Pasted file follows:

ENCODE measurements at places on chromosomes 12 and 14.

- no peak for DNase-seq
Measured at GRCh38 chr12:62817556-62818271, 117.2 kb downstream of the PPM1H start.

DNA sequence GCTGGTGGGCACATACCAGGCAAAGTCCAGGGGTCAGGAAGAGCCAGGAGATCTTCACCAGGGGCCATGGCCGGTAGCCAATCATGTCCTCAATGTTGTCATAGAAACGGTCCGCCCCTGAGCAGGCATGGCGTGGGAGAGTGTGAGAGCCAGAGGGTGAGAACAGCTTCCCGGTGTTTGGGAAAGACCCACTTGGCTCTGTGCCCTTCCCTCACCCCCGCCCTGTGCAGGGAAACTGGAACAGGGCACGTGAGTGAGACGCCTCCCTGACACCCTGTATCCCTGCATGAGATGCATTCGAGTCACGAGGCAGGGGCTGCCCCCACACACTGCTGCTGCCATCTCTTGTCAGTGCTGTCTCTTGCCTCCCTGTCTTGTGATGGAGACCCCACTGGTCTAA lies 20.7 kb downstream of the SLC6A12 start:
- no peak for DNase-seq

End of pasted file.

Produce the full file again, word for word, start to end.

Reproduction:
ENCODE measurements at places on chromosomes 12 and 14.

- no peak for DNase-seq
Measured at GRCh38 chr12:62817556-62818271, 117.2 kb downstream of the PPM1H start.

DNA sequence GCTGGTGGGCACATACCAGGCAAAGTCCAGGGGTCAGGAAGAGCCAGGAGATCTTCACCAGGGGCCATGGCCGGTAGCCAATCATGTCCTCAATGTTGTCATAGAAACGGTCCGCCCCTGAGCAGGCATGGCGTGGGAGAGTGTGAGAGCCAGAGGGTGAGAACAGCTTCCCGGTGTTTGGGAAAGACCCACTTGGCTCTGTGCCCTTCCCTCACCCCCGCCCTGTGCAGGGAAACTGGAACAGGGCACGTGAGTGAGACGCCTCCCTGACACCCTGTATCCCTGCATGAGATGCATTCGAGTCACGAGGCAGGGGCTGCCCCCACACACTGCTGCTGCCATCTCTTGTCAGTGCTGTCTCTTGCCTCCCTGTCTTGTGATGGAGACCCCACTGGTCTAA lies 20.7 kb downstream of the SLC6A12 start:
- no peak for DNase-seq